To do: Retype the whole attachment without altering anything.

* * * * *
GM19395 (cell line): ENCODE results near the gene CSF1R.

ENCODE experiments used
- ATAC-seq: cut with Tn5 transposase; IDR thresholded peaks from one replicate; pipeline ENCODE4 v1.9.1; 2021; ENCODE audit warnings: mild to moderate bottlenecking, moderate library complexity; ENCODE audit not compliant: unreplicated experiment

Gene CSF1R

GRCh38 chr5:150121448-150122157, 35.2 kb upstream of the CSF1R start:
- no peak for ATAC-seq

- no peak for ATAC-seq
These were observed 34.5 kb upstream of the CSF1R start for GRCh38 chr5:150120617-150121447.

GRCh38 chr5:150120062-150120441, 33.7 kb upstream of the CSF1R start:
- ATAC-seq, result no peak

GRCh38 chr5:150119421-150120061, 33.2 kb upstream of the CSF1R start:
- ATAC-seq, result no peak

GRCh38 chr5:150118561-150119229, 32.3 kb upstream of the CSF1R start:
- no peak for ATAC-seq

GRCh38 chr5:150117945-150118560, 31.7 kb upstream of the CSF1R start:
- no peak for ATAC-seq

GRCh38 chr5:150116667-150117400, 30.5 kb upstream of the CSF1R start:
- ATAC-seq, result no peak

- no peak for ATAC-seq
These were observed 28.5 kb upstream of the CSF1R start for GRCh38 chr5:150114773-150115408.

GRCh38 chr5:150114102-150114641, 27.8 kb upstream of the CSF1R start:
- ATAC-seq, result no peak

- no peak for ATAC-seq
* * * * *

GM19395 (cell line): ENCODE results near the gene CSF1R.

ENCODE experiments used
- ATAC-seq: cut with Tn5 transposase; IDR thresholded peaks from one replicate; pipeline ENCODE4 v1.9.1; 2021; ENCODE audit warnings: mild to moderate bottlenecking, moderate library complexity; ENCODE audit not compliant: unreplicated experiment

Gene CSF1R

GRCh38 chr5:150121448-150122157, 35.2 kb upstream of the CSF1R start:
- no peak for ATAC-seq

- no peak for ATAC-seq
These were observed 34.5 kb upstream of the CSF1R start for GRCh38 chr5:150120617-150121447.

GRCh38 chr5:150120062-150120441, 33.7 kb upstream of the CSF1R start:
- ATAC-seq, result no peak

GRCh38 chr5:150119421-150120061, 33.2 kb upstream of the CSF1R start:
- ATAC-seq, result no peak

GRCh38 chr5:150118561-150119229, 32.3 kb upstream of the CSF1R start:
- no peak for ATAC-seq

GRCh38 chr5:150117945-150118560, 31.7 kb upstream of the CSF1R start:
- no peak for ATAC-seq

GRCh38 chr5:150116667-150117400, 30.5 kb upstream of the CSF1R start:
- ATAC-seq, result no peak

- no peak for ATAC-seq
These were observed 28.5 kb upstream of the CSF1R start for GRCh38 chr5:150114773-150115408.

GRCh38 chr5:150114102-150114641, 27.8 kb upstream of the CSF1R start:
- ATAC-seq, result no peak

- no peak for ATAC-seq